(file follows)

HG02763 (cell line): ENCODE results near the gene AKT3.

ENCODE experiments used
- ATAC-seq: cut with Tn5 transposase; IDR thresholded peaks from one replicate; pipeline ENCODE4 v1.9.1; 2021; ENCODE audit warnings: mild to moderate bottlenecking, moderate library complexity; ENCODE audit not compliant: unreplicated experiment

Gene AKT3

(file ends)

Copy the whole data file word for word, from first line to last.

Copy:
HG02763 (cell line): ENCODE results near the gene AKT3.

ENCODE experiments used
- ATAC-seq: cut with Tn5 transposase; IDR thresholded peaks from one replicate; pipeline ENCODE4 v1.9.1; 2021; ENCODE audit warnings: mild to moderate bottlenecking, moderate library complexity; ENCODE audit not compliant: unreplicated experiment

Gene AKT3